Before the Before
It is the continent upon which the cradle of civilization supposedly first rocked and then gave birth to mankind. It is often spoken of as a country and yet is a continent. If someone identified themselves as a European, then most would inquire further: “Yes, but from what country are you?” Most people look at the color of the skin and simply think…”African”. This does a disservice to both the native and the continent. It is a gloriously diverse land mass with its north and south being oddly similar while the mid-section is colorful in its sameness. The best description is that it is different and yet, one.
Regardless of whether you believe in evolution or one of the thousands of creation myths that exist, mankind began to travel out of Africa more than one and a half million years ago. Archaeologists have unearthed artifacts, stone tools used by “Homo habilis” that date back more than two million years ago. Saharan rock art illustrates animals that have been extinct since 8500 BCE. While other rock art dates back more than twenty-six thousand years ago. Even the popular body art of tattooing dates back more than forty-two thousand years ago in Africa as the earth element ocher was being ground into a fine powder for such use. The art of burying the dead dates back more than seventy thousand years in Africa.
When speaking of Africa today, distinction is usually made between North Africa and Sub-Saharan Africa. In ancient times, this distinction was even more noted. The native populations of North Africa consisted of lighter-skinned Berbers and Maghreb and Egyptians. Many Arabs settled in North Africa following the Caliphate. Sub-Saharan populations share the physical trait of very dark skin, although Sub-Saharan Africa contains the most diverse population genetically of anywhere on earth.
The earliest of mankind existed in Africa more than two million years ago in lands known by the more modern names of Ethiopia, Kenya, and Tanzania. I will pause here to note that African countries have changed names throughout history and if I speak historically and my countries do not match the most current maps, it is because we are speaking historically and mythologically. The Nile River served as a boundary and stopped mankind from exploring Sub-Saharan Africa but eventually migrations did occur which led to different pockets of civilization, some nomadic, and others settling in villages all over the continent. The oldest known evidence of modern man was found in sites in eastern Africa and dates back more than one hundred and thirty thousand years.
African mythology contains some of the most imaginative and beautiful stories, art, and music of any worldwide. While many think of only jungles when considering the second largest continent, others imagine vast desert regions. Others may only think of plagues and still more remember it as the beginning of a tortuous journey of slavery for thousands. This does a grave disservice to Africa and its people. Africa is home to early Christian kingdoms of Kush and Axum and Egypt which is the supposed home of the Ark of the Covenant, a biblical treasure which is said to contain the Ten Commandments while there was a great Islamic center at Timbuktu in Mali. Mankind itself existed in opposite ends of the spectrum with the Pygmies of the rain forests located near the equator and the towering Masai herdsmen of Kenya and Tanzania. Africans include the the San [Bushmen] of the Kalahari Desert, the cowboys of Khoi in southern Africa with their cattle-herding skills, and the proud Zulu who took it upon themselves to challenge the mighty British Empire two centuries ago in South Africa.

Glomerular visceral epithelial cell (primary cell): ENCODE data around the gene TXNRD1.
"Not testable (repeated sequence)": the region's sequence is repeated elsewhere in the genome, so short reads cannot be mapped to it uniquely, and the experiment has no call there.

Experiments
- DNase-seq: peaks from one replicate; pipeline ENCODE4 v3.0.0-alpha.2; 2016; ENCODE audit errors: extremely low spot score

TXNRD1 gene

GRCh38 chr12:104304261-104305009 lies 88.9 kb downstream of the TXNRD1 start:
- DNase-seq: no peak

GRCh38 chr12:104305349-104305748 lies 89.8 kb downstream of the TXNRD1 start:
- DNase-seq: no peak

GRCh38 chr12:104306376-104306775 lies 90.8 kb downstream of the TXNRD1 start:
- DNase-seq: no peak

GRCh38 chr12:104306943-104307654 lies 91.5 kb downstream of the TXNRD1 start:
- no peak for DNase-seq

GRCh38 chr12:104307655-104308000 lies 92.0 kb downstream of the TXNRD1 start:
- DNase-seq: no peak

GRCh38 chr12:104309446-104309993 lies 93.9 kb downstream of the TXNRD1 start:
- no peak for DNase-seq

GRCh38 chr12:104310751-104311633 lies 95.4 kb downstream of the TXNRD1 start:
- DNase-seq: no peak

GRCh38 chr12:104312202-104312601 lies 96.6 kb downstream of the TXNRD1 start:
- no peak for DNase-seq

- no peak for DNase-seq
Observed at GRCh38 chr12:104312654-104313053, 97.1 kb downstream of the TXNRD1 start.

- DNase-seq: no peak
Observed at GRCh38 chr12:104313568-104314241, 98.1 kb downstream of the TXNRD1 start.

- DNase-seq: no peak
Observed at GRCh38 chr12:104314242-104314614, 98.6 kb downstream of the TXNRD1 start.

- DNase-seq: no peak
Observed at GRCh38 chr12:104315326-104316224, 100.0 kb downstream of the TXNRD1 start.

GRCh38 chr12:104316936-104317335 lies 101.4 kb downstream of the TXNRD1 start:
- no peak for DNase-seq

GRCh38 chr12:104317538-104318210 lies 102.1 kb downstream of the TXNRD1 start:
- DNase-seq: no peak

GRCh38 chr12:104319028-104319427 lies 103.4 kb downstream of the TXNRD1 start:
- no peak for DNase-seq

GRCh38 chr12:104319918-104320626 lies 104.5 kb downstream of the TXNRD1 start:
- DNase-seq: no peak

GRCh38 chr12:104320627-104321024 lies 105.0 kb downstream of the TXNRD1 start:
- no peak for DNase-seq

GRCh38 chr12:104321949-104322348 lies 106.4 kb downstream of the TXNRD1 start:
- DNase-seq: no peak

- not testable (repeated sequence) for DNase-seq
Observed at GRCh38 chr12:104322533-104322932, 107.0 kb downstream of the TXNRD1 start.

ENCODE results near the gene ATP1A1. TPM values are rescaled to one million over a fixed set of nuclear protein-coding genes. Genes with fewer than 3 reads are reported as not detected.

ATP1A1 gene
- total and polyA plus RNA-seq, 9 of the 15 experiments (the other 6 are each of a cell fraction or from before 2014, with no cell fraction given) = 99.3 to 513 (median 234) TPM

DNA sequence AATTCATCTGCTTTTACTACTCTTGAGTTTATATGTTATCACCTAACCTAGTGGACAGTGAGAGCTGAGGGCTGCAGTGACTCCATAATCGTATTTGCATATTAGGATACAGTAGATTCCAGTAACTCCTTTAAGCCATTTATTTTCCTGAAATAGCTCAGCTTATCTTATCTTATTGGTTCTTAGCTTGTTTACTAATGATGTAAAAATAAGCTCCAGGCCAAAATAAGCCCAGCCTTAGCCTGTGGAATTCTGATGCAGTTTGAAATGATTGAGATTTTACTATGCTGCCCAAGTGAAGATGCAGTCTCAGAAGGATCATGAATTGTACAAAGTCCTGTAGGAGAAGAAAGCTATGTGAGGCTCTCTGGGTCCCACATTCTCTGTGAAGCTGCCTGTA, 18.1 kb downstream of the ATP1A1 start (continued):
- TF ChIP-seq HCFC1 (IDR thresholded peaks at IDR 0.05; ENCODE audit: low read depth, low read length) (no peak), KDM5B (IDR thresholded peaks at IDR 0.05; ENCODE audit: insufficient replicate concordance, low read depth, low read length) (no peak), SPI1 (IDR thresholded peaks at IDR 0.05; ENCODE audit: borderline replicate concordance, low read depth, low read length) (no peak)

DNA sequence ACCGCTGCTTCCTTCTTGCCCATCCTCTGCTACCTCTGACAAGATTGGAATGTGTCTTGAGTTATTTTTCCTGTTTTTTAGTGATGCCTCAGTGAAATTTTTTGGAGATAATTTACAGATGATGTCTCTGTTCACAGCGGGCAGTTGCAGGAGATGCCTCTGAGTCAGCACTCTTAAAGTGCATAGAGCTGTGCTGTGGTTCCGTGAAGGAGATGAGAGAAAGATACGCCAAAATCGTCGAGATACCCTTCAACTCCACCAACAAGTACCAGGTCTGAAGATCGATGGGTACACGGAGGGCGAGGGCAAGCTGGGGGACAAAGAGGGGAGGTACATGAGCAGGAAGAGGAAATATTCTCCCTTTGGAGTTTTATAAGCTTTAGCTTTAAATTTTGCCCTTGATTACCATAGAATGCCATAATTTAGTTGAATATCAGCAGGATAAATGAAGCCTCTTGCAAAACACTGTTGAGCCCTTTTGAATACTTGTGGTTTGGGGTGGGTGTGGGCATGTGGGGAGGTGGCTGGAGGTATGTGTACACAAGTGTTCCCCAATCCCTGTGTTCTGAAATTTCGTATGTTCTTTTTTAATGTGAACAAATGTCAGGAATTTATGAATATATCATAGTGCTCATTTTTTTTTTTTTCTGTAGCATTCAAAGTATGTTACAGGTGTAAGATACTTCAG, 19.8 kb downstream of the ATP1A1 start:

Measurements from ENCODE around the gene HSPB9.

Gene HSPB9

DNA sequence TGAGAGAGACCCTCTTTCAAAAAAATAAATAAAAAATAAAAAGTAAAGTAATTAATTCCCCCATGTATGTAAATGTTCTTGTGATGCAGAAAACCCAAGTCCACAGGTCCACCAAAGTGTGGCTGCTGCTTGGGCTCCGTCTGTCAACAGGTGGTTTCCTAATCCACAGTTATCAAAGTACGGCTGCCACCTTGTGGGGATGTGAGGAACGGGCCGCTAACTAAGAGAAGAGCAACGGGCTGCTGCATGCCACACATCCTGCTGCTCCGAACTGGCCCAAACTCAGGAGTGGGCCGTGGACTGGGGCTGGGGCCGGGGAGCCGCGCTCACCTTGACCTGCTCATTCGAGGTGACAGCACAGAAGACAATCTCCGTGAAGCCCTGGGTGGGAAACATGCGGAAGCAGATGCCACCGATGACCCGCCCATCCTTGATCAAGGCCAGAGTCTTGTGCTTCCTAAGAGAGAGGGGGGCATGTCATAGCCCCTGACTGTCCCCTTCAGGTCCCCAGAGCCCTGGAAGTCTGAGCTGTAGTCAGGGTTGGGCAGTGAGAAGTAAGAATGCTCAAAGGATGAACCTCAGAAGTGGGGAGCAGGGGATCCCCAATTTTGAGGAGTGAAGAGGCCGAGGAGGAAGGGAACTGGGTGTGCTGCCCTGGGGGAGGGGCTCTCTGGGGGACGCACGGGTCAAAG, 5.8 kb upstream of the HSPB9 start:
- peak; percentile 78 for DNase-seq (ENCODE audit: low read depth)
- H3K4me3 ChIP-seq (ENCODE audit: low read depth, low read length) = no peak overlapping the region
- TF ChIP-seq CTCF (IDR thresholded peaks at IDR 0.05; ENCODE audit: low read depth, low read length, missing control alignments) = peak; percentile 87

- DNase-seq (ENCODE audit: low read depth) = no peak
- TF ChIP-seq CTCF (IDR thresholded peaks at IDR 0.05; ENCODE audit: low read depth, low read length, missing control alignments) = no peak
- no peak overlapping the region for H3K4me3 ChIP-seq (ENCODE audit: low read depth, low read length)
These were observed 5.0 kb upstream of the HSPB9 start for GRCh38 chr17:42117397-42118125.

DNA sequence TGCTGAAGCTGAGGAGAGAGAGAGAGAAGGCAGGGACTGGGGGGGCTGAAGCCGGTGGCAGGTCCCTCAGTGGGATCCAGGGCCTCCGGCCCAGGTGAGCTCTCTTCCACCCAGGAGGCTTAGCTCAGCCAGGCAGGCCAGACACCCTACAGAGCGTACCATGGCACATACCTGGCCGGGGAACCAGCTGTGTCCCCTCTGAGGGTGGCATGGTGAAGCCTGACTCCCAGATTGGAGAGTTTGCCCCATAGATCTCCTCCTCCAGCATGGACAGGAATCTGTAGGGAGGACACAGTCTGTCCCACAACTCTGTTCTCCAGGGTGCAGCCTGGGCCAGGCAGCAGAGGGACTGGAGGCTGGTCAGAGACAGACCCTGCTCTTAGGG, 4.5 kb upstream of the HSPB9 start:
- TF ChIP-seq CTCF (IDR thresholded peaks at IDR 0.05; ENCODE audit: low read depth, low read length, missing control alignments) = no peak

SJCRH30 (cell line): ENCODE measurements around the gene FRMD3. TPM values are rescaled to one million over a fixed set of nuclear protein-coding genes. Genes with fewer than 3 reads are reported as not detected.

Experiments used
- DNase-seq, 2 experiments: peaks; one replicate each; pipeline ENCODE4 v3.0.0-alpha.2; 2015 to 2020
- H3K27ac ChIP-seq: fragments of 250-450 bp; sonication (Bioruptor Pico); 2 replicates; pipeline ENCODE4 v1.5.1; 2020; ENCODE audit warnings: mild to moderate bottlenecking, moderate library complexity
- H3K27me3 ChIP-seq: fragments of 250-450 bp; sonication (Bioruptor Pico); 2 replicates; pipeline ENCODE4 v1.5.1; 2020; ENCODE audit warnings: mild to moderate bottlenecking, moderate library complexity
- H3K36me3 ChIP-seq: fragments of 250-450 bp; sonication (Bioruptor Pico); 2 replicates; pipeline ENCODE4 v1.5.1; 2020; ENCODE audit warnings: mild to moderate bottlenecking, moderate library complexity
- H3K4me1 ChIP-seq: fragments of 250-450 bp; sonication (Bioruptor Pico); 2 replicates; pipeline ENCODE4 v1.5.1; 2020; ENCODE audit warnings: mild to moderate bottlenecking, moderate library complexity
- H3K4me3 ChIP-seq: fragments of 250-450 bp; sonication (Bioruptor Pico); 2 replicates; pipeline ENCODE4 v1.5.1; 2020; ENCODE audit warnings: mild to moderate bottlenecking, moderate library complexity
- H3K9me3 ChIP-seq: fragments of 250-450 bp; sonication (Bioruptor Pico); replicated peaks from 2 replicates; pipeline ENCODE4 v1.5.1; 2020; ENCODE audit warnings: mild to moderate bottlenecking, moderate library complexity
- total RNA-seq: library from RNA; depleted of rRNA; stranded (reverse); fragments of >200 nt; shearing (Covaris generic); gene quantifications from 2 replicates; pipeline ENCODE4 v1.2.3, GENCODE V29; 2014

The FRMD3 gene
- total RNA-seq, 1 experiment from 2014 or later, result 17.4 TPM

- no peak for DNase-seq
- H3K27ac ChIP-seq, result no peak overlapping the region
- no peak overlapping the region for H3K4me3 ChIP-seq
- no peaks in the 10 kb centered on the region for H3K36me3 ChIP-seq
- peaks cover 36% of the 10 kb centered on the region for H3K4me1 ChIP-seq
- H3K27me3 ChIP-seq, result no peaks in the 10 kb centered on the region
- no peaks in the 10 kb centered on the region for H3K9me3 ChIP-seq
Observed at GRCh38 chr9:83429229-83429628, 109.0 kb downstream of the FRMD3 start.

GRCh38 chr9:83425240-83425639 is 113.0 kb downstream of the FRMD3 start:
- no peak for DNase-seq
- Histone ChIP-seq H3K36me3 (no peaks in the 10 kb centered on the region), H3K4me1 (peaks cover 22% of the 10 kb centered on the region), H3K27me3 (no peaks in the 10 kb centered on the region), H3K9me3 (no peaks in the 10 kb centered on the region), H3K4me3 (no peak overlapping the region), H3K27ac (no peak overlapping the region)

Africa has both grown and suffered by the migrations of others to its lands. The Islamic Arabs in the seventh century and then European Christians in the fifteenth century all but erased the rich legacy of African traditions, mythology, and history. Unlike the mythologies of Greece, Roma, and the Far East, African legends have never been written. The mythologies of Africa exist in the truest form of mythology, the oral tradition. Once considered the Dark Continent, new emphasis on these ancient stories have revealed that Africa is a rich, brilliant land of textures and varieties, myth and magic, music, and muse.
The history of Africa, more so than on any other spot on earth, is woven amongst its people and terrain. Even its mythologies are said to have been won from the sky god Onyankopon by the mischievous spider Anansi. As the spider wove a web to ensnare the god’s family and then released them in trade for stories about creation, the cosmology, and even social order, so have African myths been woven into the fabric of mankind.
The traveling myths of Africa went with its people. Whether by choice or servitude and slavery, Africans took their stories and culture with them, singing their myths to give themselves faith. We all take the stories of our culture and history with us each and every day. As we awake, we hear the faint echoes of the voices of our past. With each step we leave impressions of our present and lay the foundation of the future. In African mythology we will see the weaving of a world, the beautiful texture and nuances of each of us. Today you will create a small square that is to be the quilt of your being. Perhaps you will be asked to trade something of yourself for the story of another. Just remember to value that which is you and grow a new day, writing a new story, for you, too, are a wonderful myth in the making.